In small but growing numbers, property/casualty and other insurers are launching in-house insurer accelerators or venture capital funds. Carriers must be clear on their ultimate goal and risk tolerance with these tools for innovation before they choose either path, Novarica said in a new report.
“Insurers who plan to make speculative technology investments need to be very clear about their goals and their tolerance for risk,” the research and consulting firm said in its report: “Insurer Accelerators and VC Funds: Buying Innovation.”
A number of prominent property/casualty insurers already have venture groups, including Chubb, Hartford Steam Boiler and XL Group. Their individual investments cover areas such as clinical trial insurance software, mobile apps, analytics, cyber security, digital health, data and analytics, and social media.
Others such as Hartford Ventures, zero in on operational and product innovations, prevention technologies and safety technologies that could help update underwriting approaches.
Venture funds are also becoming an important part of the life/health insurance realm, with launches at Aetna, American Family, Mass Mutual, Transamerica, AXA, BlueCross BlueSheld and more.
On the accelerator side, as Novarica noted, some examples include the State Farm/Robert Bosch Venture Capital GmbH Plug and Play Internet of Things Accelerator. There’s also The Global Insurance Accelerator in Iowa, an alliance between business leaders and local insurers designed to provide seed investment, mentoring, working facilities and a chance to present before more than 300 insurance leaders in exchange for equity.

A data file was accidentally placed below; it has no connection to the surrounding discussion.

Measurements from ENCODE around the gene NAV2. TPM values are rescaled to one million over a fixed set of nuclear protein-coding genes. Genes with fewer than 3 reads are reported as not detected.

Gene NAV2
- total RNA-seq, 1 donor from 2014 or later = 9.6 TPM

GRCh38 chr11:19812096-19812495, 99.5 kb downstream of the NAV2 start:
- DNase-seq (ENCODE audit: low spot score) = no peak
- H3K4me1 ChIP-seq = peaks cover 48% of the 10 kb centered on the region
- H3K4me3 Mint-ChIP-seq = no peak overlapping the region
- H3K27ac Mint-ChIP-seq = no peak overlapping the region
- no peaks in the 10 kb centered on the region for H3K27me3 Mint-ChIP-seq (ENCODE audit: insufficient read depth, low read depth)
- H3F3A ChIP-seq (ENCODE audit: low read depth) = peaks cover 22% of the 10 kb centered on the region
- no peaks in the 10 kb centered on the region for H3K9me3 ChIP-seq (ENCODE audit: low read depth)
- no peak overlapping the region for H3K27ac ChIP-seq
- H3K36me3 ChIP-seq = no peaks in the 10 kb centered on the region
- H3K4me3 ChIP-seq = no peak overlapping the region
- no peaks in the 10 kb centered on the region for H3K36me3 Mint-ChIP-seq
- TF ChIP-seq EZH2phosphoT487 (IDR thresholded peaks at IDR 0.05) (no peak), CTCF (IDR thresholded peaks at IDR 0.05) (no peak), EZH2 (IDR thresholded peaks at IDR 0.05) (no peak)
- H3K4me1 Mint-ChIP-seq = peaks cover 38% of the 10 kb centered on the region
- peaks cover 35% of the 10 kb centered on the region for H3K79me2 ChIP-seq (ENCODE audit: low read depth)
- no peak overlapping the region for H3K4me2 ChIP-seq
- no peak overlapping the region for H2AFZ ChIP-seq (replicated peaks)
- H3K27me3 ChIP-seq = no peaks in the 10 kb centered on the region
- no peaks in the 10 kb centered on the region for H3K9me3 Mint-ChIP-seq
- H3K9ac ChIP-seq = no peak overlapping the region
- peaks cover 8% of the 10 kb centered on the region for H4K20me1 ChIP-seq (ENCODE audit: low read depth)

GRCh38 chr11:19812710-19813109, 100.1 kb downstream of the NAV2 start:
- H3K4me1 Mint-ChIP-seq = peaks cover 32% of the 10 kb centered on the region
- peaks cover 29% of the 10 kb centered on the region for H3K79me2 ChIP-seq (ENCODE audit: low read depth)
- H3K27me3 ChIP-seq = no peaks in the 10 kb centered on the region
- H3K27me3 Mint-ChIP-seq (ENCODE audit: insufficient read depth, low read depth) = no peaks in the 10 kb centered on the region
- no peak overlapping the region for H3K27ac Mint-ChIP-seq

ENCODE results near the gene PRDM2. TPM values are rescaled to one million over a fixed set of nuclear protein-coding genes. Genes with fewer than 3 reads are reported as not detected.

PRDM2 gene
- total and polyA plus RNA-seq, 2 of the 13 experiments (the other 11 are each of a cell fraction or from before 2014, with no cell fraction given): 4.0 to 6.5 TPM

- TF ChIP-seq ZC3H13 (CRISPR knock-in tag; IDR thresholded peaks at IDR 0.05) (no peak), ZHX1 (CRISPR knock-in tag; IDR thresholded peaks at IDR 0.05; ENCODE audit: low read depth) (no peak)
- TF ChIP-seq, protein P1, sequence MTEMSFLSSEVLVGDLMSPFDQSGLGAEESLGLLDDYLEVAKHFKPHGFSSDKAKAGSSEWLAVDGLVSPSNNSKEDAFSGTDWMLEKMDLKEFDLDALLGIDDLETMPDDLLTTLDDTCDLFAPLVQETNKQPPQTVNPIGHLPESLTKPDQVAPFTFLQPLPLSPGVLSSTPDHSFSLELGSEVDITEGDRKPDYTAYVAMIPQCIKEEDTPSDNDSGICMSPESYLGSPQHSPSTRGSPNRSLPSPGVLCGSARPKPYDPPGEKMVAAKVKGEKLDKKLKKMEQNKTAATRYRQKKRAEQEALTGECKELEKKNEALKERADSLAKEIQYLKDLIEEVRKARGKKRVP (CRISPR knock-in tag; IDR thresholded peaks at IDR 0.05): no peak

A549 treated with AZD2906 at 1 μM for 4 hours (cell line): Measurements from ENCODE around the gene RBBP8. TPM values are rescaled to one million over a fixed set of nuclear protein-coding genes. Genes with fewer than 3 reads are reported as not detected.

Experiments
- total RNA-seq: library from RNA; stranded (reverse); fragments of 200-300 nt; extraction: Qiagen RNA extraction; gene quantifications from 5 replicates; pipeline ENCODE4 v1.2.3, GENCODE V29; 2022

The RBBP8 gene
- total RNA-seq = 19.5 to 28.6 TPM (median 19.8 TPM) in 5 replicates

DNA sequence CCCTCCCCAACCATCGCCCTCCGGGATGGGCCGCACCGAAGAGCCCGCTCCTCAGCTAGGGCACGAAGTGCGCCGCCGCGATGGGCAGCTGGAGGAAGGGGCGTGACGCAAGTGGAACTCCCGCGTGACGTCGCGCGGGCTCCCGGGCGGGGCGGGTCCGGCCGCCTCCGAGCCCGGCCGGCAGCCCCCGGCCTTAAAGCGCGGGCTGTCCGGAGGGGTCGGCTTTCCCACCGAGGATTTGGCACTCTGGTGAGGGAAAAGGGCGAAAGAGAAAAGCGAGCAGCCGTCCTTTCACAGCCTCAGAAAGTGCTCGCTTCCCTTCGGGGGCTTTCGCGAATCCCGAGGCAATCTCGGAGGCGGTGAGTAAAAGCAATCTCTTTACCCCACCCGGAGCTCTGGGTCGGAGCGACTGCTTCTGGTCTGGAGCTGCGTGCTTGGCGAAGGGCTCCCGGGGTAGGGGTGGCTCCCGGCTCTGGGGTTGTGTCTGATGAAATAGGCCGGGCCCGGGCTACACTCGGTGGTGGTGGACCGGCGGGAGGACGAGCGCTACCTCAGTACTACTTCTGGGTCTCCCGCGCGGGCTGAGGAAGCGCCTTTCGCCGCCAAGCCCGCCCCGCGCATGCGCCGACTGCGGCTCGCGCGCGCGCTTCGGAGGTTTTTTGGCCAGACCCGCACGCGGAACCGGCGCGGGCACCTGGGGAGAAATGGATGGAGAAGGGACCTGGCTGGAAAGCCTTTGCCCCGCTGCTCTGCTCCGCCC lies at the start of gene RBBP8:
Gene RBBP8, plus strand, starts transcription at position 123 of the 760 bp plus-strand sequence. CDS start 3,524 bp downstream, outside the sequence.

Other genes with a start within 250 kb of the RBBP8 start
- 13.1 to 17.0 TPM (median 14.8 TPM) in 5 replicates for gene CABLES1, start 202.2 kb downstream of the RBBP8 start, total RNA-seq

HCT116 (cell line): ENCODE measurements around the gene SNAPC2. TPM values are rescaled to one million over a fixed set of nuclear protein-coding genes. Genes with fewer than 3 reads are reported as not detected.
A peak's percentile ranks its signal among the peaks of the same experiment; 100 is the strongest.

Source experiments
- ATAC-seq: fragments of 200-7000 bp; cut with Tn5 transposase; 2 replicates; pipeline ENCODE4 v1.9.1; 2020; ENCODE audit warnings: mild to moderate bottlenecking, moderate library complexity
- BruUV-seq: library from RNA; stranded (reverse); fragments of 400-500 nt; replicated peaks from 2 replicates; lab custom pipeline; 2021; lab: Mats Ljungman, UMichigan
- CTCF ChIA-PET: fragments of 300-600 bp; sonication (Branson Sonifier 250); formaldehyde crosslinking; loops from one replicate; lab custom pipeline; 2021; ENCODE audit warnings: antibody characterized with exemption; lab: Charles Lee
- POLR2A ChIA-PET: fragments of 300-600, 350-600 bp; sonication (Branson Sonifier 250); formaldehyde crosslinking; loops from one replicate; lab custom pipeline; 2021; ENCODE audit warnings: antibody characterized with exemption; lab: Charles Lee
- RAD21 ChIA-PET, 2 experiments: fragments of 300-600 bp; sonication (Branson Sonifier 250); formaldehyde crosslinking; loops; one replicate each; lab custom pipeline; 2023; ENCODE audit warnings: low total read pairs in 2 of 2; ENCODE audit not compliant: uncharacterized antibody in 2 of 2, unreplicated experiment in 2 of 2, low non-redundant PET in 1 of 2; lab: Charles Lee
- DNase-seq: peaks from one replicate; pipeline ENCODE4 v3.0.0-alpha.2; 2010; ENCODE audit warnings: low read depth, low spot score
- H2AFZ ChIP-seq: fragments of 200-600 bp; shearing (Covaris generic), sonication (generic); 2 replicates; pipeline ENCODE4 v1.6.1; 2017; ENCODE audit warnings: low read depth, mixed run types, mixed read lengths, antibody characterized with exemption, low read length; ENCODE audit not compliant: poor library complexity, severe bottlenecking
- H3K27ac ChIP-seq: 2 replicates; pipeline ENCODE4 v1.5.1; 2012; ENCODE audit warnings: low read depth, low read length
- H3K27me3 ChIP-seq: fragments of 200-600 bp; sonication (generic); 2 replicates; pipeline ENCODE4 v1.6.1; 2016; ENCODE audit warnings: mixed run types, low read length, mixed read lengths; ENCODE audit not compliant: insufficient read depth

Novarica said that insurers choosing either option must determine if they want access to innovation or to realize investment returns before launching venture funds for speculative technology accelerator investments.
If they seek investment returns, then insurers must know that venture capital investments have a small rate of success, Novarica said.
“Most VCs are happy with 9 failures for every 1 breakout success,” Novarica said. “Few insurers can tolerate this level of failure … [and] competition for companies with high breakout potential is extremely intense.”
That reality works better in the context of insurers seeking to develop new innovations and capabilities, Novarica noted in its report.
“Insurers who are looking to develop new capabilities actually have an advantage over [venture capital firms] in that few traditional VC firms are looking for portfolio companies that will be modestly successful, Novarica said, adding that in this scenario, “a strategic acquisition at a reasonable multiple is fine.”
With either choice, Novarica warns that insurers who choose to launch a venture capital arm should make sure it is separate from the core company.
“Compensation levels, expectations, and risk profiles of the VC unit will likely be very different from those in the core organization,” Novarica noted.